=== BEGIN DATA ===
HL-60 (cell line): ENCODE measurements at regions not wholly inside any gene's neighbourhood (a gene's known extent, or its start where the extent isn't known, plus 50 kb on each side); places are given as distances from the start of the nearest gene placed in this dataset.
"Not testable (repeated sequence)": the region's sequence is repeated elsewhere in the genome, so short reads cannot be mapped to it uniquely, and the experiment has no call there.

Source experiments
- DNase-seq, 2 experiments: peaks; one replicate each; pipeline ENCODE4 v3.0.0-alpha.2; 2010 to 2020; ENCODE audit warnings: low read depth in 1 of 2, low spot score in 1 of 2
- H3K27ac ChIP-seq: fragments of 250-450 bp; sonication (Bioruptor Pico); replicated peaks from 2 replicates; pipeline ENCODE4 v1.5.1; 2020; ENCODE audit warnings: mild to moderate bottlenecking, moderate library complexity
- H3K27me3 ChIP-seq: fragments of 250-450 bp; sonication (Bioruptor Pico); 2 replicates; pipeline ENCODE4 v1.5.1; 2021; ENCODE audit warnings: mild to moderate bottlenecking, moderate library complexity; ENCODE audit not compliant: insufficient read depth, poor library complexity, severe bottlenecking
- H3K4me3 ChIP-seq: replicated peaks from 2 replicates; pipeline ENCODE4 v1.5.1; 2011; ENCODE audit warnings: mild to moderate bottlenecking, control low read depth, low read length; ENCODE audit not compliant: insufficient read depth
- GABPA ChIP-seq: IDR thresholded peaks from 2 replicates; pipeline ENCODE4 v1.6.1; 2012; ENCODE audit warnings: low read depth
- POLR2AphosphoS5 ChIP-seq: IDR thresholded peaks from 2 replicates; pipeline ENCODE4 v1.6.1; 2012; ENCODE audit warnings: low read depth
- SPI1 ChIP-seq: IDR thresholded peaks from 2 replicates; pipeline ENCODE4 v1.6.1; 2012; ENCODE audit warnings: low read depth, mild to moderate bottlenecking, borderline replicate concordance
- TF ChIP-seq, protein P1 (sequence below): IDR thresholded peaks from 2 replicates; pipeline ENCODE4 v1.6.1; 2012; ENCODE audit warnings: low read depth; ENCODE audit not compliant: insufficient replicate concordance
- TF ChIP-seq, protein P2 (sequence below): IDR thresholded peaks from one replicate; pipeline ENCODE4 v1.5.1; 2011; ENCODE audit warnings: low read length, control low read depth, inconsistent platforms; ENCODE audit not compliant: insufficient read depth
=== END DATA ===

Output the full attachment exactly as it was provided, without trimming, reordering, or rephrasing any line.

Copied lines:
HL-60 (cell line): ENCODE measurements at regions not wholly inside any gene's neighbourhood (a gene's known extent, or its start where the extent isn't known, plus 50 kb on each side); places are given as distances from the start of the nearest gene placed in this dataset.
"Not testable (repeated sequence)": the region's sequence is repeated elsewhere in the genome, so short reads cannot be mapped to it uniquely, and the experiment has no call there.

Source experiments
- DNase-seq, 2 experiments: peaks; one replicate each; pipeline ENCODE4 v3.0.0-alpha.2; 2010 to 2020; ENCODE audit warnings: low read depth in 1 of 2, low spot score in 1 of 2
- H3K27ac ChIP-seq: fragments of 250-450 bp; sonication (Bioruptor Pico); replicated peaks from 2 replicates; pipeline ENCODE4 v1.5.1; 2020; ENCODE audit warnings: mild to moderate bottlenecking, moderate library complexity
- H3K27me3 ChIP-seq: fragments of 250-450 bp; sonication (Bioruptor Pico); 2 replicates; pipeline ENCODE4 v1.5.1; 2021; ENCODE audit warnings: mild to moderate bottlenecking, moderate library complexity; ENCODE audit not compliant: insufficient read depth, poor library complexity, severe bottlenecking
- H3K4me3 ChIP-seq: replicated peaks from 2 replicates; pipeline ENCODE4 v1.5.1; 2011; ENCODE audit warnings: mild to moderate bottlenecking, control low read depth, low read length; ENCODE audit not compliant: insufficient read depth
- GABPA ChIP-seq: IDR thresholded peaks from 2 replicates; pipeline ENCODE4 v1.6.1; 2012; ENCODE audit warnings: low read depth
- POLR2AphosphoS5 ChIP-seq: IDR thresholded peaks from 2 replicates; pipeline ENCODE4 v1.6.1; 2012; ENCODE audit warnings: low read depth
- SPI1 ChIP-seq: IDR thresholded peaks from 2 replicates; pipeline ENCODE4 v1.6.1; 2012; ENCODE audit warnings: low read depth, mild to moderate bottlenecking, borderline replicate concordance
- TF ChIP-seq, protein P1 (sequence below): IDR thresholded peaks from 2 replicates; pipeline ENCODE4 v1.6.1; 2012; ENCODE audit warnings: low read depth; ENCODE audit not compliant: insufficient replicate concordance
- TF ChIP-seq, protein P2 (sequence below): IDR thresholded peaks from one replicate; pipeline ENCODE4 v1.5.1; 2011; ENCODE audit warnings: low read length, control low read depth, inconsistent platforms; ENCODE audit not compliant: insufficient read depth